Could a house have leprosy? The Israelites were told what to do if a house had a “leprous disease” (14:34). This most likely referred to things like mold, mildew, or fungus.
In the OT, lepers tore their garments and veiled their faces (13:45) as signs of mourning, and to show that they were separated from public worship and community life. In the NT, Jesus had a special concern for lepers and other social outcasts (Luke 7:22).
Leprosy. The “leprosy” mentioned in the Bible was not what is commonly called leprosy today (Hansen’s disease). Rather, it may have been a form of psoriasis or a fungal infection. Nonetheless it was highly contagious, so those who had leprosy had to follow strict rules of hygiene.
The word unclean occurs more than 130 times in the OT, with half of those occurrences in Leviticus. It is not a statement about a person’s hygiene. Rather, it relates to holiness in worship and in personal conduct (see note on 11:1–47).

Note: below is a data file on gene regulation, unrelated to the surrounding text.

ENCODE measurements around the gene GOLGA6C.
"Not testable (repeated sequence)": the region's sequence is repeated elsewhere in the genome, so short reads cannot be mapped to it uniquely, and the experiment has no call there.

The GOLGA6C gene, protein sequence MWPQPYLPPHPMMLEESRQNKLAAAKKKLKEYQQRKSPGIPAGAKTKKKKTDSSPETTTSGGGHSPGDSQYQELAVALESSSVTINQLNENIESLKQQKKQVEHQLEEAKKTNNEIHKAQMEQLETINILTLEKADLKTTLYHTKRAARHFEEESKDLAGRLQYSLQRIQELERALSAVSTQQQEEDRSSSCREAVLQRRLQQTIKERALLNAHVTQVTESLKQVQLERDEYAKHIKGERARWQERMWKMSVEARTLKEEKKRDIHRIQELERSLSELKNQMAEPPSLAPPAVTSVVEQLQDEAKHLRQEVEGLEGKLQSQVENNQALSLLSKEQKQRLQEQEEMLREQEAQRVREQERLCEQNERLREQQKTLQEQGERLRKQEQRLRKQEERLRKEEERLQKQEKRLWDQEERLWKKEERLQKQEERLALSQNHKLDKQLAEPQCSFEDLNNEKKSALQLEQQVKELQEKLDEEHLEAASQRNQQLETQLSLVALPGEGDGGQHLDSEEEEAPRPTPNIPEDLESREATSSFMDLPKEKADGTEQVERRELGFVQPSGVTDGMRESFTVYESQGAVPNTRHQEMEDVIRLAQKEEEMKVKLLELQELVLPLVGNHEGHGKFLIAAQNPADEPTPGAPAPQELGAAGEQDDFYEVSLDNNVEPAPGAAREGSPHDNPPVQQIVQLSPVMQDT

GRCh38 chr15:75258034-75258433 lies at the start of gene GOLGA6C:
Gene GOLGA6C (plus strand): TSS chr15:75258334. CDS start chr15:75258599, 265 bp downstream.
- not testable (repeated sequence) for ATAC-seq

What were the Urim and the Thummim? Mentioned in 8:8 and in various other OT passages, the Urim and the Thummim remain a mystery to modern readers. All that is known is that they were worn on the garment of the high priest, and were used in seeking the Lord’s will on particular matters.
The account of the ordination of Aaron and his sons as priests (8:1–36) is divided into seven parts by the phrase “as the Lord commanded.” The number seven often symbolizes completion in the OT.
Sin offerings atoned for unintentional sins (4:1–35) and for sins of omission (5:1–13). The sacrificial animal was burned “outside of the camp” (4:12), rather than at the base of the altar. This foreshadowed the sacrificial death of Jesus Christ, who was crucified “outside the camp” (Heb. 13:13).
Peace offerings were also called fellowship offerings. They expressed peace and fellowship between the person making the offering and the Lord.
Grain offerings. Grain was highly valued by nomads such as the Israelites, since it could not be grown in the desert. Grain offerings were thus an act of worship and thanksgiving.
Burnt offerings were the most costly type of sacrifice. Unlike other offerings, none of the remains could be used for other purposes.